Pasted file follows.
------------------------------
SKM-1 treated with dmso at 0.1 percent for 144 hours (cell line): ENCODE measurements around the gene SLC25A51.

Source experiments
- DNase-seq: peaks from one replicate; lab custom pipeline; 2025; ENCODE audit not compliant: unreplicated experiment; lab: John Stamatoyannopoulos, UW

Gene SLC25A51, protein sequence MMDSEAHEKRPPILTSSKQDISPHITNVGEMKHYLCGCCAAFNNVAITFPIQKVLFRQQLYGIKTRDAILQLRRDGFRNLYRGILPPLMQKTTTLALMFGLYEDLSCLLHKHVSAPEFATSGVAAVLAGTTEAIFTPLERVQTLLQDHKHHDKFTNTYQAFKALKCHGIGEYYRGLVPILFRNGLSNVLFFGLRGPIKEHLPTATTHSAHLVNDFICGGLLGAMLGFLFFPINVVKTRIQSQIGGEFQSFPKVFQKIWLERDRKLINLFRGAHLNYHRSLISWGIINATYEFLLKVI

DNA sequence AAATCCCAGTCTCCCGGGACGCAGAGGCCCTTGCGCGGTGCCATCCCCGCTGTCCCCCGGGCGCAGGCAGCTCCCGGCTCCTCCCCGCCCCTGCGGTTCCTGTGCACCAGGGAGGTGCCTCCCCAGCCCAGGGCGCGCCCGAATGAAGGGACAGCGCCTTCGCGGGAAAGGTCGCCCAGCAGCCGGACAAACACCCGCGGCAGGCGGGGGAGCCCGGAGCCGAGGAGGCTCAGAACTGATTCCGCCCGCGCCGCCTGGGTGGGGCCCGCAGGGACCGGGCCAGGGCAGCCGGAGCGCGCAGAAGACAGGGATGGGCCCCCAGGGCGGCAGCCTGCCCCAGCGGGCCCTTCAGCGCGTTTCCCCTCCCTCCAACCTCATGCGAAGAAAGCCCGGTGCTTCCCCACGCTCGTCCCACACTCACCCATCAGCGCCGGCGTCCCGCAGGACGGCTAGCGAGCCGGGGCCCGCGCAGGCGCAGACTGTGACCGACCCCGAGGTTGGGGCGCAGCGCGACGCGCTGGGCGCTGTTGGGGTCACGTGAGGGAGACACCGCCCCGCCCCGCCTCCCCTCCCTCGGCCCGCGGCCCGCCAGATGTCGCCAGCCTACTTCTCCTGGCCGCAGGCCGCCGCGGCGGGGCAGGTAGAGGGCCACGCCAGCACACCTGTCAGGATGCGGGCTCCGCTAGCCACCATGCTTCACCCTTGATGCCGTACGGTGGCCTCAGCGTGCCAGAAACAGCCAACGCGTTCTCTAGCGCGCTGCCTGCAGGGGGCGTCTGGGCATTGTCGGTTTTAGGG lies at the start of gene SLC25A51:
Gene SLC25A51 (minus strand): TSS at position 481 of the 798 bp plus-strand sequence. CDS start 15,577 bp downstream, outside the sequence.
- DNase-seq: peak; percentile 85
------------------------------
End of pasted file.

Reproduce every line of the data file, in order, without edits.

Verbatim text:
SKM-1 treated with dmso at 0.1 percent for 144 hours (cell line): ENCODE measurements around the gene SLC25A51.

Source experiments
- DNase-seq: peaks from one replicate; lab custom pipeline; 2025; ENCODE audit not compliant: unreplicated experiment; lab: John Stamatoyannopoulos, UW

Gene SLC25A51, protein sequence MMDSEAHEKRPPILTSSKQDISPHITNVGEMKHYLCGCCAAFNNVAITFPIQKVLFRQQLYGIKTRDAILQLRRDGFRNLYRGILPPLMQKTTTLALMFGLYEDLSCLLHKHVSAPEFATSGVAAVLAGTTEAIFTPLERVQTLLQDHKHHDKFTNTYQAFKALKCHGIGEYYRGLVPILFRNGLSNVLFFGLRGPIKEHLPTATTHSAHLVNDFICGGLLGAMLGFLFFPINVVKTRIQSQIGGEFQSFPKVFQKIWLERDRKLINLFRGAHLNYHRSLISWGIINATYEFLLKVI

DNA sequence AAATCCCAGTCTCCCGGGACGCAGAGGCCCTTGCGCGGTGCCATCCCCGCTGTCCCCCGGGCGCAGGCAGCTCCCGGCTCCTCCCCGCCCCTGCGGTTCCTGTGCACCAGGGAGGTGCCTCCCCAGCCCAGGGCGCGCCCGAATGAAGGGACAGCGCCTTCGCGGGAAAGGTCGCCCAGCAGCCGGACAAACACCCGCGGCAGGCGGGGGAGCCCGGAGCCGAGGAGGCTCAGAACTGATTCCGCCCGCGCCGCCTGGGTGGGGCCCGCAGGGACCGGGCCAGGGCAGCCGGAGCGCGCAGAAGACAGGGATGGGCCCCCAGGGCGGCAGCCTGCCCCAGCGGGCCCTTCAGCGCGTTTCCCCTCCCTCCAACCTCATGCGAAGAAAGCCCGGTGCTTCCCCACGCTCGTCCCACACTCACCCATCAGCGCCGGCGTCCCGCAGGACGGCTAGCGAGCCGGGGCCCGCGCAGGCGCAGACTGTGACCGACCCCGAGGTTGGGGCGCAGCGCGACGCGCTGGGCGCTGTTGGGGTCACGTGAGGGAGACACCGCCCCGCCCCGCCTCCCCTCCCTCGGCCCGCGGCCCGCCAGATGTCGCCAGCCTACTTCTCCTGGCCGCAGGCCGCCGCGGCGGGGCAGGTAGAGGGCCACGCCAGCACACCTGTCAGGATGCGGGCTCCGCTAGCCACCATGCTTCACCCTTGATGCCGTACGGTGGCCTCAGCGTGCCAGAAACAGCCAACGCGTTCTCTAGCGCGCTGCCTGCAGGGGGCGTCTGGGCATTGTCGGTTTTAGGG lies at the start of gene SLC25A51:
Gene SLC25A51 (minus strand): TSS at position 481 of the 798 bp plus-strand sequence. CDS start 15,577 bp downstream, outside the sequence.
- DNase-seq: peak; percentile 85